>>I would use some extension though, Marcia. If you don't, then the spiders have to think.
None of my drupal intalls use extensions of any kind and google and other spiders seem to like them just fine. In fact, although you can "alias" drupal paths to whatever you want, it's not necessary to specifically do that as they come like that right out of the box
Typically (with clean urls enabled as most do in the control panel) paths look like this:
Spiders just eat em up as they should......?
11-20-2004, 05:00 PM
We just follow links, Anthony. If the link points to .html, we try to fetch that page. If the link points to .htm, we try to fetch that. We're completely agnostic. But in general I would pick one convention and just stick with that consistently. That will also make your muscle memory work for you when you're typing. :)
NickW, it's almost never a problem to not have an extension. But I can imagine that if you had a text file that began with file magic that looked almost like a PDF, a bot could get confused and try to convert it to html. Again, I haven't actually seen this happen, but the keep it simple for spiders rule is always a good one. 99.999% of the time a bot will be able to disambiguate relative urls, for example, but why leave that little bit of chance? I'm not saying that people should always use absolute urls--just that the simpler you make things for bots, the less likely you are to run into problems. Google/Yahoo/MSN can probably handle ill-formed html, for example, by why not lint check a template to make sure every tag is closed before pushing the template live? That sort of thing, ya know? If the current state of things works for you, I wouldn't bother changing though.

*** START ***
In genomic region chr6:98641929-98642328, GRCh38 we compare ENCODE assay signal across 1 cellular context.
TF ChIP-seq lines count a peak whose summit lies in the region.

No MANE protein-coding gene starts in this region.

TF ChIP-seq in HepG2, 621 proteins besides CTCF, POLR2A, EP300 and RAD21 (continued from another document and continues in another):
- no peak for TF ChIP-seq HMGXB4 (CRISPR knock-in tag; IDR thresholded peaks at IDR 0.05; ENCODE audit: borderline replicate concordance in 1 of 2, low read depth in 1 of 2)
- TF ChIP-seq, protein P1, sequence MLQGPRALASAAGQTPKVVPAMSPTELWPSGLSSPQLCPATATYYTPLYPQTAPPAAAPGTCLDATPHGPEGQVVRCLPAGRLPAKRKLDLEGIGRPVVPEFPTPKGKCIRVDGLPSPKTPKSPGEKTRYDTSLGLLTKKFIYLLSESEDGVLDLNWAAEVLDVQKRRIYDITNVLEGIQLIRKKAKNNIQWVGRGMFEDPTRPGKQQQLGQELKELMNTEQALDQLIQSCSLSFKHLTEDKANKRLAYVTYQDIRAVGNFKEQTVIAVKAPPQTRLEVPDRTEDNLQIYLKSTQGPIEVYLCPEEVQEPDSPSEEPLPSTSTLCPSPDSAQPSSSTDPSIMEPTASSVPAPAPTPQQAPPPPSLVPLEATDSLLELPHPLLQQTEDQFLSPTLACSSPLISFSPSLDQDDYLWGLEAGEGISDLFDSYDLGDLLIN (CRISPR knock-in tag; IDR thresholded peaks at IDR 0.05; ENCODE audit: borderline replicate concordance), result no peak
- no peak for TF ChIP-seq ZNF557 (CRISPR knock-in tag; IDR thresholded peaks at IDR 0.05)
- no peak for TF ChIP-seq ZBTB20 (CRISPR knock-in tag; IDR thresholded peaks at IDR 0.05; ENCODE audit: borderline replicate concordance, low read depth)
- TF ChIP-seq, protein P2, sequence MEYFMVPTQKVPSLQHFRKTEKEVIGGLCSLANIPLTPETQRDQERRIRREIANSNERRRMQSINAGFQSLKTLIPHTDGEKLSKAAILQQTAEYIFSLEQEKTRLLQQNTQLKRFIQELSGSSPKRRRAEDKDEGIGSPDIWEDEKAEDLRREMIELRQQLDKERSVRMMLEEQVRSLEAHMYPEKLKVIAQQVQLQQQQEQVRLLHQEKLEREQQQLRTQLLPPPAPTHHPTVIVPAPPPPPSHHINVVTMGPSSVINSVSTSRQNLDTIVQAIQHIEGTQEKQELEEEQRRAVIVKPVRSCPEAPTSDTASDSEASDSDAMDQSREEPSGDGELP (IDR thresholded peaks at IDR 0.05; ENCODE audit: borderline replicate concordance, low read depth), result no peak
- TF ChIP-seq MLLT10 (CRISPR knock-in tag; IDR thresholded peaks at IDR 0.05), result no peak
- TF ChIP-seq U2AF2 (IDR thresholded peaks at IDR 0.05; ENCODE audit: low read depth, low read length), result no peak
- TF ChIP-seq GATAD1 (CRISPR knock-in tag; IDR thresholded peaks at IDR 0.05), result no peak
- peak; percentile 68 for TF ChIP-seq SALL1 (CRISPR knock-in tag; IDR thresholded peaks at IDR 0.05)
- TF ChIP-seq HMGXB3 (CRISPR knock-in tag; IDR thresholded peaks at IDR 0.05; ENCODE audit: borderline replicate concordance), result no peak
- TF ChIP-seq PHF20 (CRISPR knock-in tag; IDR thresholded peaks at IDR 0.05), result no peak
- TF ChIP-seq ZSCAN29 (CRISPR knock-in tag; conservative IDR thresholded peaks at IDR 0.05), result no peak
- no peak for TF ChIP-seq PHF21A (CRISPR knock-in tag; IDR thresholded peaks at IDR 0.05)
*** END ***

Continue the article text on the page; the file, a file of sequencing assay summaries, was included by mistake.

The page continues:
11-20-2004, 05:23 PM
Thanks GG, i had no intention of changing - the html whilst not as clean as i would make it (its a doctored vanilla drupal template) ist pretty good with a strict xthtml doctype and could not be confused for anything other than an html file :)
You might clear up another point while we're on the subject, although i know this, i'd love to get a confirm from a SE rep to really quash the illusion that using html3.2 is best for spiders....
all thos <font> tags? do me a favour.. Nice, clean, regular (x)html would surely be equally as good at the very least, if not a great deal better with all the style formatting exported out to a css file....?
11-20-2004, 09:44 PM
Thanks GG. As Nick said, that would be nice to squash on the head.
I'm already a big nut of W3 compliancy for that exact reason. If the page complies to web standards, and the bots are built on web standards, then factored accordingly, then a compliant page just can't go wrong.